CDC: How Primary Care Providers Recommend Tai Chi for Falls Prevention
ATCQA members and certified instructors/practitioners can access the full content of this article on ATCQA website.
Sign in your ATCQA account and then click the link for "Study Materials".
March 24, 2018 - Falls are the leading cause of fatal and non-fatal injuries among older adults. The American and British Geriatric Societies recommend a fall risk assessment to identify risk factors and guide interventions to prevent these falls. A new CDC study describes the self-reported discussion of fall prevention approaches used by primary care providers (PCPs), including family practitioners, internists and nurse practitioners, who treat older adults.
Results are described overall and by PCP type. We analyzed a sample of 1210 U.S. PCPs who participated in the 2014 DocStyles survey. PCPs reported on their recommendation of fall prevention approaches including general exercise, Tai Chi, medication adjustments, home safety modifications, vitamin D supplements, assistive devices, alarm systems, and referral to physical therapy, foot specialist, or vision specialist.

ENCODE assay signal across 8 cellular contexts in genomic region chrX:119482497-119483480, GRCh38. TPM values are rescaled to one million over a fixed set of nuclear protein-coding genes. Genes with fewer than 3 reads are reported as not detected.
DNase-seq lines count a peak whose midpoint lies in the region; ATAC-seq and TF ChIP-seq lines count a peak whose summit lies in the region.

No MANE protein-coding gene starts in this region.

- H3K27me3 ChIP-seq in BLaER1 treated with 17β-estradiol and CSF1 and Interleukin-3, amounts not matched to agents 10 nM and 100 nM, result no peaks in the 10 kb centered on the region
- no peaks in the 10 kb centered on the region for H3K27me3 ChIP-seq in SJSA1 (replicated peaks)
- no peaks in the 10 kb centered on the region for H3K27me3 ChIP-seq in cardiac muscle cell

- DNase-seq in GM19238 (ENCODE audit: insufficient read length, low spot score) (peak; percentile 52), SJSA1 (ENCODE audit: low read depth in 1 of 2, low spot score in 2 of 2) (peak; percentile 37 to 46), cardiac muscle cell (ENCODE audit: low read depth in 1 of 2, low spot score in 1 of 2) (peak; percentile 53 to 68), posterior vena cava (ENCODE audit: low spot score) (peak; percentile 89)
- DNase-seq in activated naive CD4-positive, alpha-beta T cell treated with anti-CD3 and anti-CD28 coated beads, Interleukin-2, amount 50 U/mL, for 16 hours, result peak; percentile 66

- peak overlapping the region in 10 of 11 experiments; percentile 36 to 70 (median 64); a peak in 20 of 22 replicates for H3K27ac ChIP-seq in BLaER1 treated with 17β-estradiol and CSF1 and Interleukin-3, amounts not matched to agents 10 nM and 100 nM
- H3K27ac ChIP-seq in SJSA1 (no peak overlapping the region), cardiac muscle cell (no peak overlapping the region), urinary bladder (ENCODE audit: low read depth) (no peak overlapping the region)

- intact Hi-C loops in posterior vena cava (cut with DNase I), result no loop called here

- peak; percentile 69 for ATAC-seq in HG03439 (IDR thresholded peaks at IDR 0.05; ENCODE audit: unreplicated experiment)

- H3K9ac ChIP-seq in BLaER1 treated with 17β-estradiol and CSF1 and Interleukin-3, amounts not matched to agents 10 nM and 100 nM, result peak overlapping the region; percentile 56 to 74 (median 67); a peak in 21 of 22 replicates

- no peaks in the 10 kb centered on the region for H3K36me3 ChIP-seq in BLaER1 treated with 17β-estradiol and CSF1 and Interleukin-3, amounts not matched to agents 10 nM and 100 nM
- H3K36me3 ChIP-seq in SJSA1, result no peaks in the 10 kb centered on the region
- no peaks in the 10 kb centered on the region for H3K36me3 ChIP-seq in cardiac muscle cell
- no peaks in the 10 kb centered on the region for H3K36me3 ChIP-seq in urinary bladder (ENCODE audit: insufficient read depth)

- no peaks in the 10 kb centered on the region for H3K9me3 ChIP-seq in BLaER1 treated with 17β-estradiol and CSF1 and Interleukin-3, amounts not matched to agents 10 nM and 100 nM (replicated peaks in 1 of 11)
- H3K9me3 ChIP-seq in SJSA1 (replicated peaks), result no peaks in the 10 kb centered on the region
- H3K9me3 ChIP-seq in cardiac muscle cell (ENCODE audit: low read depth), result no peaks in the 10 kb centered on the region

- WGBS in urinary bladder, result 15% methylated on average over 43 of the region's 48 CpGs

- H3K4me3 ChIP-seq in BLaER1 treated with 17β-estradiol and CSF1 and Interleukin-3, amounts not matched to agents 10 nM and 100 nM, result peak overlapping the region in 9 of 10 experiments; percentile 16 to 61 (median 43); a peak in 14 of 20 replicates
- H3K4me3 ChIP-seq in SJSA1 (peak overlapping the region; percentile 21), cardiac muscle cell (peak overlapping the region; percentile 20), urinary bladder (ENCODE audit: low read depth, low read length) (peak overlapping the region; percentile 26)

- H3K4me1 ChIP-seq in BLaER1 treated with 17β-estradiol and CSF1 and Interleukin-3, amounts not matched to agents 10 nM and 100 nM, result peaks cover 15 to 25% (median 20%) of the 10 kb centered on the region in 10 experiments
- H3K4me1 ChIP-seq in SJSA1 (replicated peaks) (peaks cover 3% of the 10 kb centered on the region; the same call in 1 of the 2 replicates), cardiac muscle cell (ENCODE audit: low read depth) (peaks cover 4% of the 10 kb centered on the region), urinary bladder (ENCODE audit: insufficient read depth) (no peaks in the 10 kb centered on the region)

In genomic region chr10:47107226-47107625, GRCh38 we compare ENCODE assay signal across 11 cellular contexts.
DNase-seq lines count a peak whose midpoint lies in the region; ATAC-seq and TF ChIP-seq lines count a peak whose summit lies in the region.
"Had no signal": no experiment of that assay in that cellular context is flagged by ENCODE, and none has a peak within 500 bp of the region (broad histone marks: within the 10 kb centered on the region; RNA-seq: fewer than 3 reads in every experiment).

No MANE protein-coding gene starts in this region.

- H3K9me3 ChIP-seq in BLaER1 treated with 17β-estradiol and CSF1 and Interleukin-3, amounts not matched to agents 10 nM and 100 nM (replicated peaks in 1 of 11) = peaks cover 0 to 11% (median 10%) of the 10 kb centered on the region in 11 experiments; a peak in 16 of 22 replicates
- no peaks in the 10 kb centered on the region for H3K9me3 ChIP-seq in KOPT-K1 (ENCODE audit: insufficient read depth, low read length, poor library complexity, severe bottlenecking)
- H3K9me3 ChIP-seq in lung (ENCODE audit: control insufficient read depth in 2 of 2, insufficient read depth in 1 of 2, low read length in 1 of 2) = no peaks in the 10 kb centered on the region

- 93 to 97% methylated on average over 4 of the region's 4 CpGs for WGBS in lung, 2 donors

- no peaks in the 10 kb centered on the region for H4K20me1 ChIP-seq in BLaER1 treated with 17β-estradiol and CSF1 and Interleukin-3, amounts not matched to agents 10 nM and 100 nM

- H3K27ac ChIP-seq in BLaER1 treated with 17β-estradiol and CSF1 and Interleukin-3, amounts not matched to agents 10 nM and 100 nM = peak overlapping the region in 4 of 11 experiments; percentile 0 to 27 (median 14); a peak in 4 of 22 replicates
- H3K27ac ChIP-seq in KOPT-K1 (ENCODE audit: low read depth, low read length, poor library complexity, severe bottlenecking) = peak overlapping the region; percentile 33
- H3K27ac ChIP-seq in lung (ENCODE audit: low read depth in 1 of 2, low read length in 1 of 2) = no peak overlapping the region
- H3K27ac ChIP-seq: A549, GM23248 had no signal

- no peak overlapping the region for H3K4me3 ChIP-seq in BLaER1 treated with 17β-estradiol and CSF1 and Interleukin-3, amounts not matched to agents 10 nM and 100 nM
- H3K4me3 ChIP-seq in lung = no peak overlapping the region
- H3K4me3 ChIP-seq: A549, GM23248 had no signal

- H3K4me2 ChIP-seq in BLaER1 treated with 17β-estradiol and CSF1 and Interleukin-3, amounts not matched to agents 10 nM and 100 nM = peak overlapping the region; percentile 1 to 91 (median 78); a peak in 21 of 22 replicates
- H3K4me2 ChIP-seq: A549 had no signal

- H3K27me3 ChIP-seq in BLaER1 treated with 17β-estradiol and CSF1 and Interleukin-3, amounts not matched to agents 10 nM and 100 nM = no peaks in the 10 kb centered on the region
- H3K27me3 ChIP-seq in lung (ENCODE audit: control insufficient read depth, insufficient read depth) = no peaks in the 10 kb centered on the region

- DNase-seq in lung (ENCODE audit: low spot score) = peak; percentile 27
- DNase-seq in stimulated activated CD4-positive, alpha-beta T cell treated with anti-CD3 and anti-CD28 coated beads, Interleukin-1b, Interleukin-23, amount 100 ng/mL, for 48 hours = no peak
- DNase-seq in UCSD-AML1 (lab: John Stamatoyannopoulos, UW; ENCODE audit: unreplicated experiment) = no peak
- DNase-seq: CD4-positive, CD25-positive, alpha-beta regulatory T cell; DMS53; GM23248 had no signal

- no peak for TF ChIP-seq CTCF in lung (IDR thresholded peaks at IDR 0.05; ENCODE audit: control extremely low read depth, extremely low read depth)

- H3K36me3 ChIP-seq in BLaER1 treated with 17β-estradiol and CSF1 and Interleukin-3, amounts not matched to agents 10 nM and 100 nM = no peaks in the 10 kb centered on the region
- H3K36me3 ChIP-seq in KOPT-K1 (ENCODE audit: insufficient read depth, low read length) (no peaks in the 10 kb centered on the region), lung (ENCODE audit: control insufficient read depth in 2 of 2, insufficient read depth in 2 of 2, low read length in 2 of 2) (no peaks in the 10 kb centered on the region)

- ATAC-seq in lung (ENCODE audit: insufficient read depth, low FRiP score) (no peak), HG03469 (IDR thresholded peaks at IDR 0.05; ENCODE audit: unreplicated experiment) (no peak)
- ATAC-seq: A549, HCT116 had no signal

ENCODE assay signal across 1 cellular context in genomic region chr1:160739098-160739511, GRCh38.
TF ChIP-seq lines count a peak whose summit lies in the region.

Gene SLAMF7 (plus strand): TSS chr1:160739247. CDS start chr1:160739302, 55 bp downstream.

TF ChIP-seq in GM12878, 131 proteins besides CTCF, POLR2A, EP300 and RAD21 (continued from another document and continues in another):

Frequencies and adjusted odds ratios for fall prevention approaches were assessed by provider and practice characteristics. Controlling for provider and practice characteristics, there were significant differences for some approaches by provider type. Family practitioners were more likely to suggest home modification, exercise, and Tai Chi than internists.
Overall, less than one in six PCPs recommended Tai Chi - despite this being one of the most cost effective ways to improve balance and reduce falls. While not explored in this study, the lack of referrals to Tai Chi programs may be related to many issues, including lack of knowledge about the benefits of Tai Chi, lack of patient receptiveness to doing Tai Chi, or lack of local availability of Tai Chi classes.